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Re: [Xen-devel] [PATCH] Paravirt framebuffer backend tools [2/5]

First: I now agree with you that scancodes are a better choice than
keysyms, and that I was wrong initially.  However, scancodes have
their own problems, and I'd like to make sure they're understood
before we go too far down this path.

> >>>> For the SDL part, I'm sorry to repeat it should use scancode instead
> >>>> of symbol id ...
> >>> I think that would imply that the frontend would need to maintain its
> >>> own keymap, yes?  What do you think should happen if the system
> >> Yes, frontend (domU kernel or X11) should maintain it's own keymap.
> >>
> >>> running the SDL viewer has e.g. a French keyboard but the virtual
> >>> machine is configured with a US keymap?  Or have I misunderstood you?
> >> If the SDL viewer is using X11 configured with french keyboard, and the 
> >> virtual
> >> machine is configured with US keyboard, the used keymap will be the US 
> >> one. So
> >> when I press 'A' on my keyboard I will have 'Q'.
> > That kind of sucks.  Not being able to produce every character sucks
> > more, but having to configure the keymap in every VM isn't much
> > better.  It's even better if you consider that with VNC clients the
> > client keymap may change while the virtual machine is running.
> The keymap may not change while the virtual machine is running:
> "loadkeys" acts only on the current console, and for X11, "xmodmap"
> modifies only the current display.
What happens if you connect vncviewer from a machine with a US
keyboard, then disconnect, and then reconnect from a machine with a
French keyboard?

It'd be nice if, from both machines, pressing the key labelled 'w' on
the keyboard resulted in a 'w' being sent to whatever application is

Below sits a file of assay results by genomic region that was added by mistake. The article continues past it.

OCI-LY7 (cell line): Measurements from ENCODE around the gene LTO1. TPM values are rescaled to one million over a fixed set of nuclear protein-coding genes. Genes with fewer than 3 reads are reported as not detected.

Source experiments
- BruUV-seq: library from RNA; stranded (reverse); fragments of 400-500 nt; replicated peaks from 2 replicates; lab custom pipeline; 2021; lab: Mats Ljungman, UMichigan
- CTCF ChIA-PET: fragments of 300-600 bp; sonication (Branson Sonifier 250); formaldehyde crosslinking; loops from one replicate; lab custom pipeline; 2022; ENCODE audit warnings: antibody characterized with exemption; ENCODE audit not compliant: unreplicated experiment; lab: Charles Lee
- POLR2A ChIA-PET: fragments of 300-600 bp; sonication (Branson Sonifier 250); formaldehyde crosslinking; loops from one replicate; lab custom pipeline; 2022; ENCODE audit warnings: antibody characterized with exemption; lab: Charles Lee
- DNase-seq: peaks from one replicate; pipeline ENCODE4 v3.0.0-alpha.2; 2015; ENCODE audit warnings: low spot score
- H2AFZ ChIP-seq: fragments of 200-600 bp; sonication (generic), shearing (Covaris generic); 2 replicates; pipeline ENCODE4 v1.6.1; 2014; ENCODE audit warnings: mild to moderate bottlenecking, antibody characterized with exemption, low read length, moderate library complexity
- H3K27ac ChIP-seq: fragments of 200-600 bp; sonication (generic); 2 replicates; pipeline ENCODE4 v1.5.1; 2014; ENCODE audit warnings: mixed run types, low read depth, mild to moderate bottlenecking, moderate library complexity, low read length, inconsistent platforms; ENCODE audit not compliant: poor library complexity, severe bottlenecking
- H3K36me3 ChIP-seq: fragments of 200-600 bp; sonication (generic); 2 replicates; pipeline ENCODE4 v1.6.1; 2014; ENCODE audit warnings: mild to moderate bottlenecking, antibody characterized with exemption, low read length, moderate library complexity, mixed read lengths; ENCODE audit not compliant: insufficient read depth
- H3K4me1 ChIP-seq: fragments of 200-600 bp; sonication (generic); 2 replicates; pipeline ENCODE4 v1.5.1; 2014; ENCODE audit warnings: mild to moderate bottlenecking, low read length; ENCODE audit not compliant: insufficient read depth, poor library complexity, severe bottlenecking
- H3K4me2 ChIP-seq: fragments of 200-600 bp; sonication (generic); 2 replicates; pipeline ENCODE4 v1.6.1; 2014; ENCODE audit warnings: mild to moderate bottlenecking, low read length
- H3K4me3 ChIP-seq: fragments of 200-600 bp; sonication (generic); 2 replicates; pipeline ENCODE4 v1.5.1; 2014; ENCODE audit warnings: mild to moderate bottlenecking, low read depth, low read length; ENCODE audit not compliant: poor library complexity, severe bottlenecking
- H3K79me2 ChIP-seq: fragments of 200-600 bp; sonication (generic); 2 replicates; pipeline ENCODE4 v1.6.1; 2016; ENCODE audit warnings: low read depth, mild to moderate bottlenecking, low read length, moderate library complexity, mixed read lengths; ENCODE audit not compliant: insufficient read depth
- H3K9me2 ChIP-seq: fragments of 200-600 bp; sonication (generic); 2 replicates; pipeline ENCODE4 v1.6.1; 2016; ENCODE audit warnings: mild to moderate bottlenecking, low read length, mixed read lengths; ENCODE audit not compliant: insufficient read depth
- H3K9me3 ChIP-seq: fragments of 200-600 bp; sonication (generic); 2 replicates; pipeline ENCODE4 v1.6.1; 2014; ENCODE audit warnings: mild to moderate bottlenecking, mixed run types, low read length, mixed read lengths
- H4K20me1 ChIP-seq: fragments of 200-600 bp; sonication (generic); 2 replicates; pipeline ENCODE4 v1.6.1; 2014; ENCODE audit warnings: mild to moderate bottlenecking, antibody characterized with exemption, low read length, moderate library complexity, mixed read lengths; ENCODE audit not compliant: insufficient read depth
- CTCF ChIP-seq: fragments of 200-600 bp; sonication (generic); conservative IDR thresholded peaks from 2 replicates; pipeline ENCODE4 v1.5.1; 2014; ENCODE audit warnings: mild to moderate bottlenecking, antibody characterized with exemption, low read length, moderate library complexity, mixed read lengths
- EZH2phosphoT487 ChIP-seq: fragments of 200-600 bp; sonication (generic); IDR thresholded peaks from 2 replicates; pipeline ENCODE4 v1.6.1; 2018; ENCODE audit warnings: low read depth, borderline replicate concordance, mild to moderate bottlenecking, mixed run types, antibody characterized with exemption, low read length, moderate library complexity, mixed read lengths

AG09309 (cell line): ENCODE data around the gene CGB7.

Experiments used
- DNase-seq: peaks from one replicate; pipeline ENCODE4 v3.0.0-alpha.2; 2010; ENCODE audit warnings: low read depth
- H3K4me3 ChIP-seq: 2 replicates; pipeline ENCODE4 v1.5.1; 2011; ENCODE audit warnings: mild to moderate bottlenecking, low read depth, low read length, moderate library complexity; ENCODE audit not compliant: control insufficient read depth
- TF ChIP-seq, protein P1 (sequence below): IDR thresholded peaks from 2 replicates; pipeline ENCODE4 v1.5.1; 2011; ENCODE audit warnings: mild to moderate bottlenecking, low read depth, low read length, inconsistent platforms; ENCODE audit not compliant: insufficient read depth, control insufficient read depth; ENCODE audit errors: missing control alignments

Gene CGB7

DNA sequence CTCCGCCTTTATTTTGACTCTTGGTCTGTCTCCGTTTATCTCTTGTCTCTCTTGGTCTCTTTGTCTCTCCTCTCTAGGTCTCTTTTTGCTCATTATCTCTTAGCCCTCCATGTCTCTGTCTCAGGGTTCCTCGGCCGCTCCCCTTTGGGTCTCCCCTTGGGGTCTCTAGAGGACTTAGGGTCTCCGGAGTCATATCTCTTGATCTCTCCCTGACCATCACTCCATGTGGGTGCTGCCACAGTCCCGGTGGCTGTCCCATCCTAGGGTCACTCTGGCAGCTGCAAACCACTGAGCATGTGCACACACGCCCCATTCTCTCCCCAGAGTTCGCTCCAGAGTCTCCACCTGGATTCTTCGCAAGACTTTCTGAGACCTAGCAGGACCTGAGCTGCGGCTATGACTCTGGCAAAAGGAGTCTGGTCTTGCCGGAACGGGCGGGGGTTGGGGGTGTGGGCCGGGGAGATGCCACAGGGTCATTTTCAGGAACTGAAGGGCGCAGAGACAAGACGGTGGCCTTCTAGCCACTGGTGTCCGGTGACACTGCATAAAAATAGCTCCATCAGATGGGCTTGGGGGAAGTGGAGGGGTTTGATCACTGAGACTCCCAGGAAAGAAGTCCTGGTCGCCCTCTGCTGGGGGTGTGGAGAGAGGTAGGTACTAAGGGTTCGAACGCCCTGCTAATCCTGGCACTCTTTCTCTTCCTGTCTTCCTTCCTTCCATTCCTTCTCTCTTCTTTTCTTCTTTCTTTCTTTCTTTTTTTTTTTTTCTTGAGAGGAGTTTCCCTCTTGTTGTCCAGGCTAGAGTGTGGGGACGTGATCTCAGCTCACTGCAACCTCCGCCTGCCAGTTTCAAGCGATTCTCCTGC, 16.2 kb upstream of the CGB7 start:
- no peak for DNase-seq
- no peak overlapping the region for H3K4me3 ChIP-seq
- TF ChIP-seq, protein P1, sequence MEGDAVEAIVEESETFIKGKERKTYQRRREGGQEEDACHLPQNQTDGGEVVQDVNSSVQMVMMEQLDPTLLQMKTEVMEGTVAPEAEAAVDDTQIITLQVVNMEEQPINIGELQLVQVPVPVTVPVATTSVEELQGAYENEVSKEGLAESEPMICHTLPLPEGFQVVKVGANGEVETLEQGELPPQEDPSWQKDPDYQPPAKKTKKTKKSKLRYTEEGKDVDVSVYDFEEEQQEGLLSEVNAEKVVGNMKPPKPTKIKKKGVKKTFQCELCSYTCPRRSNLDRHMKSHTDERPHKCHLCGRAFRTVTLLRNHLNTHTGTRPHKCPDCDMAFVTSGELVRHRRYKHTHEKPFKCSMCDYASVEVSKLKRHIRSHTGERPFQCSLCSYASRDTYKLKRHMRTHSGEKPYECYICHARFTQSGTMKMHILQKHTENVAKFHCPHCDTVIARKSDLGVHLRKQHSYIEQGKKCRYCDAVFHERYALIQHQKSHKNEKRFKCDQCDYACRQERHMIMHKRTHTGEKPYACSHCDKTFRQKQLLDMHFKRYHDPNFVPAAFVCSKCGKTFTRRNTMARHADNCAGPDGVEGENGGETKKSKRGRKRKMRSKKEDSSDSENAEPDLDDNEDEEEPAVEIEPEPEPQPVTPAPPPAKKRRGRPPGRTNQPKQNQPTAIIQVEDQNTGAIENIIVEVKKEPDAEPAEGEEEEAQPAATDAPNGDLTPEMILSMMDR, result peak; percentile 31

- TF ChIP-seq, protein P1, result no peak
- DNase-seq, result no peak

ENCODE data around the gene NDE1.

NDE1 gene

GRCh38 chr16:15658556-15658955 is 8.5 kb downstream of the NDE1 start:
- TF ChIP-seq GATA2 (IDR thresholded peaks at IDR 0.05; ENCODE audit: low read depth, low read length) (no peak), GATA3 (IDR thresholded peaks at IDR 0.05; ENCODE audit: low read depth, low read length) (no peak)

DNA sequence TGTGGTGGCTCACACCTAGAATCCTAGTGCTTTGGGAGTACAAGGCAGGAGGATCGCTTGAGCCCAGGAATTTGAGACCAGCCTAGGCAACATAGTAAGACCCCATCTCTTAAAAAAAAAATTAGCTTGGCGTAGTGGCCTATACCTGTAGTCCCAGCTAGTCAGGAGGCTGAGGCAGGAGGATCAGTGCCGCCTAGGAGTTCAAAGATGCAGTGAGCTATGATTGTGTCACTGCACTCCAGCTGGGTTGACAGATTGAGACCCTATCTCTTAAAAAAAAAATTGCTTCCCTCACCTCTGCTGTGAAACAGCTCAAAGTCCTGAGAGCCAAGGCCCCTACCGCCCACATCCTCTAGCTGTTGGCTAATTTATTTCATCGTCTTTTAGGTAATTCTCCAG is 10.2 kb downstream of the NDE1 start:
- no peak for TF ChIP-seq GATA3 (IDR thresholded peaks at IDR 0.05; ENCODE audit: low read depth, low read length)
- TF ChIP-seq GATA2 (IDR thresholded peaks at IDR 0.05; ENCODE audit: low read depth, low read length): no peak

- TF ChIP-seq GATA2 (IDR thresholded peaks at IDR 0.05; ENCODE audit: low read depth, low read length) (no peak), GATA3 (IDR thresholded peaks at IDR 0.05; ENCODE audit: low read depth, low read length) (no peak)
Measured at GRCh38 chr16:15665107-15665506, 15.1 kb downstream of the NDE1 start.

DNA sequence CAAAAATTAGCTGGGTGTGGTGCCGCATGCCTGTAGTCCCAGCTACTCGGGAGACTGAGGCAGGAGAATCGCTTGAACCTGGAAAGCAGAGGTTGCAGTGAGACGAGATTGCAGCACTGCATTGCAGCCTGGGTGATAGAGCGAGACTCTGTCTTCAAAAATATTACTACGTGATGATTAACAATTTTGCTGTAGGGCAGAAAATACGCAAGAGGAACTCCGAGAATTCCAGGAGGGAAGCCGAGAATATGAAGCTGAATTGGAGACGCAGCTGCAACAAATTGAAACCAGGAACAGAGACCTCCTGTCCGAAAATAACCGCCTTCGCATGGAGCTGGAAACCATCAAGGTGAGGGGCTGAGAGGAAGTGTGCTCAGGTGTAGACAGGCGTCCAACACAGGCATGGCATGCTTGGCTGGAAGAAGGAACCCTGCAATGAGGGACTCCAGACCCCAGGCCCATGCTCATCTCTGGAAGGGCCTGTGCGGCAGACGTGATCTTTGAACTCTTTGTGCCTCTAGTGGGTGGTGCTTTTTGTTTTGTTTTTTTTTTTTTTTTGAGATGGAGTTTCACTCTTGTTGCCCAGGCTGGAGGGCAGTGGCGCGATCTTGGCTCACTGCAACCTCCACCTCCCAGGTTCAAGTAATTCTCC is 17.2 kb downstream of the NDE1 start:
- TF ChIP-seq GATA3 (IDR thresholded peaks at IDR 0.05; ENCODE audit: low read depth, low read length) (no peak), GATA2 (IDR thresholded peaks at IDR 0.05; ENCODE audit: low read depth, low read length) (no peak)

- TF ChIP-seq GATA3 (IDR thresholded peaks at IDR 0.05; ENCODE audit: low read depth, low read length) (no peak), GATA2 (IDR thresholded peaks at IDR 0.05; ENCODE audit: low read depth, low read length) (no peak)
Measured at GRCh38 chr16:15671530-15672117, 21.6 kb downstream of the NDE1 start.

reading from the keyboard at the time.

> A desktop like GNOME can manage that too...
Most Gnome apps care more about keysyms than scancodes, though, so
they'll just pick up whatever keymap is set with xmodmap.

> >> In fact, with scancode the used keymap will always be the virtual machine 
> >> one.
> >>
> >> We can compare the two solutions:
> >>
> >> 1- GDK symbol based:
> >>
> >> * keymap is keymap of the backend
> >> * we can't translate all symbols
> >>
> >> for instance, look at these GIF:
> >>
> >> http://riley.slc.k12.ut.us/images/program_images/Type%20Keyboard%20with%20lower%20letters.gif
> >> http://www.sussex.ac.uk/its/facilities/pc/keyboards/french.gif
> >>
> >> On my french keyboard I want to produce "&", so I press "&", GDK table of 
> >> sdlfb
> >> translates it to  nothing... (it's true for &?"{(-?_??)=<> ). If I want to
> >> produce "1", I press shift + "&" and I obtain nothing too.. so all symbols 
> >> and
> >> digits are missing !
> >> But if you add "&" in your table, it will be good for french keyboard but 
> >> bad
> >> for US keyboard (you will generate "7" instead of "1"...)
> > I can't see why just adding SDLK_AMPERSAND to the table will break US
> > keyboards.  Surely SDL doesn't expect every application to track the
> > effects of the shift key?
> Look at the GIFs...  if you think "US Keyboard", SDLK_AMPERSAND will
> be translated to KEY_7, if you think "French Keyboard",
> SDLK_AMPERSAND should be translated to KEY_1.
Ack, sorry, not awake enough.

> >> 2- GDK scancode based:
> >>
> >> * keymap is keymap of the frontend
> > And has potentially no relationship to the ``correct'' keymap, which
> > is the one seen by the client.
> > 
> >> * frontend knows how to translate ALL scancodes to a symbols.
> > But it occasionally gets it wrong.
> Really ? In which cases ?
Well, if the backend is attached to a French keyboard and the frontend
has a US keymap loaded.  When the user presses 'a', scancode 16 (say)
will be sent, and the frontend will then run that through its keymap
and get a 'q'.  It'd be good if pressing 'a' led to an 'a' appearing
on the screen.

Given that the backend knows exactly what each scancode is supposed to
map to, we should in principle be able to avoid this sort of problem.
It's just a matter of connecting everything up correctly. :)


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